The department responsible for the loss of The Cabinet Files is now digitally tracking cabinets and implementing new security training for all staff after an external review.
Hundreds of top-secret and highly classified documents were obtained by the ABC and partially published earlier this year, after they were left in a filing cabinet that ended up in a second-hand shop.
The documents revealed secret cabinet deliberations on issues including national security spanning nearly a decade.
Days after the ABC revealed one of the biggest breaches of Cabinet security in Australian history, the Department of Prime Minister and Cabinet confessed it was the one that lost the documents.
The Australian Federal Police (AFP) concluded its own investigation into the breach in March this year, which has not been publicly released. The AFP laid no charges against anyone involved in the security breach.
The Department of Prime Minister and Cabinet (PM&C) also asked former defence secretary Ric Smith to review its security practices.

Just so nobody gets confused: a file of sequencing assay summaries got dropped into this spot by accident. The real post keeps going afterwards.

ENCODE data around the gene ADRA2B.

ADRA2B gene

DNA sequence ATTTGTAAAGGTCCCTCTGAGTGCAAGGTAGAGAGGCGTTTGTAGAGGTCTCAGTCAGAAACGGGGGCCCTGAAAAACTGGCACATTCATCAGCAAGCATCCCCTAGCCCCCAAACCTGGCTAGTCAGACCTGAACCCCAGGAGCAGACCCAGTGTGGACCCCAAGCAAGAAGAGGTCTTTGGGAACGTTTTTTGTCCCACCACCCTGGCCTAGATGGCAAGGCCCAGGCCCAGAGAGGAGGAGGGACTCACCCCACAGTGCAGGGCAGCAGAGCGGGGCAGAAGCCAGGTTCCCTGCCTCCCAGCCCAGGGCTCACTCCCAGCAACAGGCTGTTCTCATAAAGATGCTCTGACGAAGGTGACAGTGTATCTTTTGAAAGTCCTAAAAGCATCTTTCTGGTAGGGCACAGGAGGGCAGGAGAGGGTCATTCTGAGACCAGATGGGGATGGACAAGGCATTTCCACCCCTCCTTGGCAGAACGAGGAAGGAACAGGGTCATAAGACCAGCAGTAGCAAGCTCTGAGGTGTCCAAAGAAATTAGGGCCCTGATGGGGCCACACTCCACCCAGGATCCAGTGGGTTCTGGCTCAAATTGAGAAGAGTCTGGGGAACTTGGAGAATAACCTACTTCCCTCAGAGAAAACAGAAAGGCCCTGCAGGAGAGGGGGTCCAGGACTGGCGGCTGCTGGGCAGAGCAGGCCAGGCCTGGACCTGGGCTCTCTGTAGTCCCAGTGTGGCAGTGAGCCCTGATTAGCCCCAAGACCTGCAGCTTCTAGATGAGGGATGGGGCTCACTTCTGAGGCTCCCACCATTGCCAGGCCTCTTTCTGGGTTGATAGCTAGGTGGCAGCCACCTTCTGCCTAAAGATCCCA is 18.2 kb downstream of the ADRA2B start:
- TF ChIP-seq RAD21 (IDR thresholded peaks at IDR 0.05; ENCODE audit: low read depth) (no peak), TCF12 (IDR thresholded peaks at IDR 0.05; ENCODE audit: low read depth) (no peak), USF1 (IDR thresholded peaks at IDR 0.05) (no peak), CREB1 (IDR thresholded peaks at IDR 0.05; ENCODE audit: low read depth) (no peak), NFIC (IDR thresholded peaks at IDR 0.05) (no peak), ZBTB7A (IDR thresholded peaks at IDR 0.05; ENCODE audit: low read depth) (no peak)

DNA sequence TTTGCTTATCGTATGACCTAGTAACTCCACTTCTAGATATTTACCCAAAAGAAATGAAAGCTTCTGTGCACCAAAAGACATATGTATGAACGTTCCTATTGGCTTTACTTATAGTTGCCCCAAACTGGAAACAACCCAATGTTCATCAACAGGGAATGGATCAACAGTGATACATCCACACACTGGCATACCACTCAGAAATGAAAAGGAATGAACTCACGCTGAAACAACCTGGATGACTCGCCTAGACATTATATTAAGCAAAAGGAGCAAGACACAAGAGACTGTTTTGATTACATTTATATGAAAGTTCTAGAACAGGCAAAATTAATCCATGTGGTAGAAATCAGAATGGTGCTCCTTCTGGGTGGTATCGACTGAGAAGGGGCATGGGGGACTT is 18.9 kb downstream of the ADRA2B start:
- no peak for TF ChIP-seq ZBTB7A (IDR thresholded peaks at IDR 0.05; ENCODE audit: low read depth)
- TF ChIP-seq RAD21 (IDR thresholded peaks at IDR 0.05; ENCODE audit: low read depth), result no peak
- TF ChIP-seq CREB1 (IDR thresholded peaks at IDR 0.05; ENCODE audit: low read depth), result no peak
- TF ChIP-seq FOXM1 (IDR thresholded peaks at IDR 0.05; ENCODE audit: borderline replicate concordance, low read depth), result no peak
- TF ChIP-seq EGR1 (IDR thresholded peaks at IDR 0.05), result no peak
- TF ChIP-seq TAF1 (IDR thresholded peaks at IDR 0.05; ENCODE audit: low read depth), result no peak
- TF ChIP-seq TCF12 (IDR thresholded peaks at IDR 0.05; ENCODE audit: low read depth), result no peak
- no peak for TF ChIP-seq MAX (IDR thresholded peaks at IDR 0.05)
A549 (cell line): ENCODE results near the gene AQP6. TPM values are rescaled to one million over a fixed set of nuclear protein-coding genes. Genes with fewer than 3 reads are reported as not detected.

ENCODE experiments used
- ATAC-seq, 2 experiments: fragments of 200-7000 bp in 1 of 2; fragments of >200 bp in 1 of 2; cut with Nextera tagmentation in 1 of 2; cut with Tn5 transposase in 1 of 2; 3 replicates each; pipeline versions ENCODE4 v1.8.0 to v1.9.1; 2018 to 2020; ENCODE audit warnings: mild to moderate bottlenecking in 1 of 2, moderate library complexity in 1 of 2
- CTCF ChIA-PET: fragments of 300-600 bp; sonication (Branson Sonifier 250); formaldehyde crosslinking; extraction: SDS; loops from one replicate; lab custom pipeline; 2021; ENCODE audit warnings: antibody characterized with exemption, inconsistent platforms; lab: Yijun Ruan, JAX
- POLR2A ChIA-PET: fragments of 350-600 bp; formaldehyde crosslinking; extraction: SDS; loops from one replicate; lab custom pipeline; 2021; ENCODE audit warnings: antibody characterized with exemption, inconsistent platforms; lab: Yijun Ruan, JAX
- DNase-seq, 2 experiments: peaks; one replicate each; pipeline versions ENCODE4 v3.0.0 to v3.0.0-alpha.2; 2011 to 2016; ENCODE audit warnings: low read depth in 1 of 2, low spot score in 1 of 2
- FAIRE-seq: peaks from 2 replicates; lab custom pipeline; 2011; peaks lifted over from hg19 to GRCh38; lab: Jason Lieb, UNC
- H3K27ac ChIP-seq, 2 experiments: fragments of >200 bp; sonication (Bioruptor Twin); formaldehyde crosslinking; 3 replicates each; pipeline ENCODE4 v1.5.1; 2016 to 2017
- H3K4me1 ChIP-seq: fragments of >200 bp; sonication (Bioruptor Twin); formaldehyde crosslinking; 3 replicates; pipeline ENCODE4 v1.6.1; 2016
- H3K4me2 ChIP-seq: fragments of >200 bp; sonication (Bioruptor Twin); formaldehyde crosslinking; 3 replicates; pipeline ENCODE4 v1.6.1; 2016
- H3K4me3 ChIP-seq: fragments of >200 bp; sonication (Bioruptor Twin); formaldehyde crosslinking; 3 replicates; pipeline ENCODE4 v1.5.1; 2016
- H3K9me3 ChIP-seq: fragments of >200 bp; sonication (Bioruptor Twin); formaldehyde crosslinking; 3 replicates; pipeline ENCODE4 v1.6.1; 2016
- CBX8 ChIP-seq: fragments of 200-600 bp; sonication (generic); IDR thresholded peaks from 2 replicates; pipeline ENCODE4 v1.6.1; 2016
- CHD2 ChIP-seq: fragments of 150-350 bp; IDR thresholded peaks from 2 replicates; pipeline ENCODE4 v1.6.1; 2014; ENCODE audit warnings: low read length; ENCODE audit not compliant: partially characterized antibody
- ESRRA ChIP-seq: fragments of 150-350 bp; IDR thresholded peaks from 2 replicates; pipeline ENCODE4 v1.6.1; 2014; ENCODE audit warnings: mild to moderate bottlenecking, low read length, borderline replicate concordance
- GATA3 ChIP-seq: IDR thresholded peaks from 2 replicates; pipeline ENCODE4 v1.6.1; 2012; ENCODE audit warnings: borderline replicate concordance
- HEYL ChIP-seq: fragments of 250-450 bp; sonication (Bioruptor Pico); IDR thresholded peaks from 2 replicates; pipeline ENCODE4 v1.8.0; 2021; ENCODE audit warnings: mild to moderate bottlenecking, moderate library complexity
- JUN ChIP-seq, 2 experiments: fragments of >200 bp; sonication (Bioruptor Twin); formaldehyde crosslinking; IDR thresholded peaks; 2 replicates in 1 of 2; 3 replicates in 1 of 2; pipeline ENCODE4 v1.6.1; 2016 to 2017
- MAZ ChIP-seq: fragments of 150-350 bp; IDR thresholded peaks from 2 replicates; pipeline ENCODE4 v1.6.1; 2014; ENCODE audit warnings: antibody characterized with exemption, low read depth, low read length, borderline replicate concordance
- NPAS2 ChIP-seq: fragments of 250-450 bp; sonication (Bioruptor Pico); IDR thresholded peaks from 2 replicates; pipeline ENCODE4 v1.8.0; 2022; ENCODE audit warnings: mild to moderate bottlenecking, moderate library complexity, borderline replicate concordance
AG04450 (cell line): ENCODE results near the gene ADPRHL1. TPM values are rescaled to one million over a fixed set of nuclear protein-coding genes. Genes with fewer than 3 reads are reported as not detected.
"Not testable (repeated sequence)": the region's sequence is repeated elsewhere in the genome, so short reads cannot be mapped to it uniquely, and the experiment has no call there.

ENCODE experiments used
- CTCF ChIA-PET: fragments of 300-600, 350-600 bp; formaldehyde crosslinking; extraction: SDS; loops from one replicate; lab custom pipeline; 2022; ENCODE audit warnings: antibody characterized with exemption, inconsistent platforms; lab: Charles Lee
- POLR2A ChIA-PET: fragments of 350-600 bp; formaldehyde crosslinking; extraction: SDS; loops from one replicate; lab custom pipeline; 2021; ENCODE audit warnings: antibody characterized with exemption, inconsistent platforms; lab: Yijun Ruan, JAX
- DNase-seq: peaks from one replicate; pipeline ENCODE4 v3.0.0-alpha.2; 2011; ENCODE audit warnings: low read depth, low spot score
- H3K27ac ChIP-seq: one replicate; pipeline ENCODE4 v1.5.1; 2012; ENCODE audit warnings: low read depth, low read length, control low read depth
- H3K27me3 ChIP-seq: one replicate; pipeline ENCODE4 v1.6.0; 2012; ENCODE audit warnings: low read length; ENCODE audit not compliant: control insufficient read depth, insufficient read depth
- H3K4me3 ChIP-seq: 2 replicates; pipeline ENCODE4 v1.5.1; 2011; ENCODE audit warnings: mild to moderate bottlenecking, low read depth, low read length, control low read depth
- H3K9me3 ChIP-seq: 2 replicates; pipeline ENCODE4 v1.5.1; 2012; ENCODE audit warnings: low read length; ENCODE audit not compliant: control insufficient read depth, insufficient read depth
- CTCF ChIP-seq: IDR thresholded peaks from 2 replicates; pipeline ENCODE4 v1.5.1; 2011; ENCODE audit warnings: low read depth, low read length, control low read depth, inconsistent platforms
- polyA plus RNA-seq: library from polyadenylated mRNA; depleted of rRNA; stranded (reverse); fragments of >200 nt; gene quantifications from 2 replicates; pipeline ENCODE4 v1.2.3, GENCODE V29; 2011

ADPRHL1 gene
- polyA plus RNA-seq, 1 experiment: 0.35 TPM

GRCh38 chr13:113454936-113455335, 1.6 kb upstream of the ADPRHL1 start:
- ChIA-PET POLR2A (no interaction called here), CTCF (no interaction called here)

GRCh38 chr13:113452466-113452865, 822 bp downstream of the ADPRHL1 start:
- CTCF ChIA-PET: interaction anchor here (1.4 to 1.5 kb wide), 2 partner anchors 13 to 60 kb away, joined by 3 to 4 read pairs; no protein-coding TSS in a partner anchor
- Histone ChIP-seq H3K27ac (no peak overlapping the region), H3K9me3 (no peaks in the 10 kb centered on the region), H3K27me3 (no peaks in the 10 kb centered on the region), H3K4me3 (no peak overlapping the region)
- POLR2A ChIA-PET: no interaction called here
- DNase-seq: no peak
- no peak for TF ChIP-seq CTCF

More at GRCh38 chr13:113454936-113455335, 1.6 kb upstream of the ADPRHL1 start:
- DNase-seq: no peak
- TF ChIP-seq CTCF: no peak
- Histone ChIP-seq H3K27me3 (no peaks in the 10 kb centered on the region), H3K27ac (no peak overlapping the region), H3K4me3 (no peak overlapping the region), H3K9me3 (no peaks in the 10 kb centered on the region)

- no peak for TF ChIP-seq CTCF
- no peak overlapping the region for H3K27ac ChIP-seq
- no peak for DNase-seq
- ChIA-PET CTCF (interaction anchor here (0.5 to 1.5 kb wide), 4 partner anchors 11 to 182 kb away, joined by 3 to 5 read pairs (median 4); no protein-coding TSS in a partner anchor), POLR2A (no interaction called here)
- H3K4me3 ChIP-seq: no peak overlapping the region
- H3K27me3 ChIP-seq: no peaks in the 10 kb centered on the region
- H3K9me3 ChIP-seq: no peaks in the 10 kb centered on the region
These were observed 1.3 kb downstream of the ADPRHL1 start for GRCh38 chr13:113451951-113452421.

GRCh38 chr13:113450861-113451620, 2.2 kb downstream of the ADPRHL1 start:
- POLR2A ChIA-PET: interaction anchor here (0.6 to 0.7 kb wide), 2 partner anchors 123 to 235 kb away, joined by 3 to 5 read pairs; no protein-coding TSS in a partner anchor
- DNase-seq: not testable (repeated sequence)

In releasing that review today, PM&C secretary Martin Parkinson said the AFP had already established the security breach was not motivated by any malicious intent and had called for all staff to be re-trained on security and record keeping.
Mr Parkinson said he “wholeheartedly accepted” all recommendations of the Smith Review and that the department had been working in recent months to implement changes.
Among the issues the PM&C said it was working to improve were:
- Introducing a system to digitally track the movement, custodianship and disposal of secure cabinets;
- New security training for new starters, existing staff and managers;
- Refreshing all policies, guidelines and procedures in accordance with a review of security risk assessment; and:
- Introducing a program of “cultural change” to embed a strong protective security culture in PM&C.
The Smith Review also called for another review in a year’s time.